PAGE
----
The son of MP Mike Hancock has been found guilty of ''losing control'' and using ''tremendous force'' to headbutt and punch a press photographer.
Dean Hancock was convicted at Portsmouth Magistrates' Court of the charge of assault causing actual bodily harm against Steve Reigate of the Daily Express.
The 37-year-old pipe-fitter, who will celebrate his birthday tomorrow, was also found guilty of causing criminal damage to a camera lens and flashgun belonging to Mr Reigate worth more than £2,300.
District Judge Anne Arnold said that she did not find Hancock a ''credible witness'', and said: ''I find that the defendant throughout the events, as demonstrated by the footage I have seen, was the aggressor and assaulted Mr Reigate first by headbutting him and caused the injuries which I have seen the photos and heard evidence about and I am satisfied amount in law to actual bodily harm.''
Adjourning the case for sentencing and asking for Hancock to be assessed by the Probation Service, she said: ''With a man of good character I do not consider that the offence is so serious that it only deserves custody.''
She added that she felt a community punishment would be appropriate.
Judge Arnold adjourned the case for sentencing on June 25 and Hancock was released on unconditional bail until then.
The fracas happened outside the family home in Rockingham Way, Portchester, Fareham, on January 23 after journalists and photographers had been waiting outside hoping to talk to the defendant's father.
The MP for Portsmouth South was making headlines at the time as he is being sued in the High Court by a ''vulnerable'' female constituent who alleges that he sexually assaulted her.
The 68-year-old, who denies the allegations, had just been suspended from the Liberal Democrats party until the outcome of the civil case.
Vivian Ducie, prosecuting, said: ''Mr Hancock's father is a local MP and during January of this year had attracted some attention from the press.
''During the build-up to the alleged assault it became apparent from comments made by Dean Hancock that he was not very impressed by the press being there at all.''
He said that at 9.20am, the defendant's mother, Jacqui, started to leave the property in her car and was accompanied by her son who shielded her using an umbrella.
Mr Ducie, who said that the attack was captured by film and photographic images, said: ''He makes certain comments to the press that are there and effectively prods the umbrella in the direction of several of them.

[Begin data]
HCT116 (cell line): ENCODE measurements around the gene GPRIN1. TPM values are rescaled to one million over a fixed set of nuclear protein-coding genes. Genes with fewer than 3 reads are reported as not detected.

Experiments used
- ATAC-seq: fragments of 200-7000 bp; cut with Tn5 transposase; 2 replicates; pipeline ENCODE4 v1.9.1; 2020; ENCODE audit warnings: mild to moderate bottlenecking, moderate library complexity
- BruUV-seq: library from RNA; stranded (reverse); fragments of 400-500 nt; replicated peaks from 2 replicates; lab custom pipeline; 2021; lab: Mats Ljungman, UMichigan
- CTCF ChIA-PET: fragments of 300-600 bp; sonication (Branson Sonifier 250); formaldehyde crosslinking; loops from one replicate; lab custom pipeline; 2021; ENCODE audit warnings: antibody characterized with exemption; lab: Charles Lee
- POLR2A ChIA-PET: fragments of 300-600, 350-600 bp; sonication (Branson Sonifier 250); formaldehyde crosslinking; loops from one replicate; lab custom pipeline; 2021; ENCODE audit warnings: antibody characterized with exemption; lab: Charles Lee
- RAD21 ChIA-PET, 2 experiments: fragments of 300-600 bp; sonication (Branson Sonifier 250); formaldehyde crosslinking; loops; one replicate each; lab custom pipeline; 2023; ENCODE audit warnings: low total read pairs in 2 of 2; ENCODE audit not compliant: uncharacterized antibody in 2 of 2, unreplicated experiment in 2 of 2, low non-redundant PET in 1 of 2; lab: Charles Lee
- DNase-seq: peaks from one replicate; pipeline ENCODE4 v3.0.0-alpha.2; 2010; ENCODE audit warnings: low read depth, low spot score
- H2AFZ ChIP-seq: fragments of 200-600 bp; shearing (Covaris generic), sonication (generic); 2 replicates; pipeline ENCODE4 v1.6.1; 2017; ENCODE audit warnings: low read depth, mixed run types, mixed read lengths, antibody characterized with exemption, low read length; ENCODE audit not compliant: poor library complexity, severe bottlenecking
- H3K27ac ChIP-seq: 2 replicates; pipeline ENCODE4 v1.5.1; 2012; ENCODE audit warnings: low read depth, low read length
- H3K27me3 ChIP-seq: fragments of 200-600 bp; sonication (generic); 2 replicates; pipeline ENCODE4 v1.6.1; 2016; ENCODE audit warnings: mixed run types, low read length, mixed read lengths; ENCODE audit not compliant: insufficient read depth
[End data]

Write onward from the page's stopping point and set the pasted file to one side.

''The car reverses out, in the confusion the car makes contact with Dean Hancock who is knocked over.
''Steve Reigate is in front of the car and is intending to photograph Mrs Hancock, it's at that point that Dean Hancock simply loses all control of himself and attacks Steve Reigate.
''You can see the ferocity which Mr Hancock is attacking Steve Reigate because both his feet are off the ground.
''The prosecution contention is he must have been using some tremendous force.''
Mr Reigate told the court that he had not expected trouble when he went to the Hancock house as he had been there previously without problem.
He said: ''I had been on two previous occasions, on both of those occasions Mr Hancock senior had come out of the house and posed for a photograph so we didn't expect any aggression towards us.
''The day before, Mr Hancock had been suspended by the Liberal Democrats so there was some legitimate justification for being there.''
Mr Reigate said that he walked about 30 yards down the road in order to take a photograph of Mrs Hancock.
After she had driven away, the defendant approached him and attacked him, Mr Reigate said.
He continued: ''It's not unusual in our job for people to throw a bit of abuse at us, it's part and parcel unfortunately of what we do.
''I was prepared to be called something unpleasant but instead Mr Hancock came straight up to me and headbutted me in the face, between the bridge of my nose and my forehead, at which point I put my hands forward, in one I had a camera in, to defend myself.''
Mr Reigate said that he suffered an injury to his nose and a split lip.
Footage of the incident filmed by freelance cameraman Paul Wellings for ITN was shown to the court.
Hancock admitted swearing at the journalists but claimed that he only hit Mr Reigate out of self defence after he said the photographer struck him in the stomach.
He denied that he had headbutted Mr Reigate but said that they had ''exchanged blows'' with himself suffering facial injuries in the incident.
He said: ''Steve Reigate struck me, I acted in self defence and I defended myself as I would if anyone hit me, I wouldn't let them.
''This was outside my home, these people had come to my door, hassled my family, then the man had the audacity to strike me in the stomach.
''I think that was a step too far for most people. My instinct was very strong and my emotions were very high.''
Hancock said that he had dealt with the press over many years and had never threatened or attacked anyone but did admit that he would ''bait'' journalists by deliberately opening the front door in a bid to make them believe his father was leaving the property.
He also suggested that Mr Reigate had touched up photos of his injuries using Photoshop or make-up to make them look worse and had also thrown his camera deliberately to the ground which Mr Ducie said were ''outrageous'' allegations.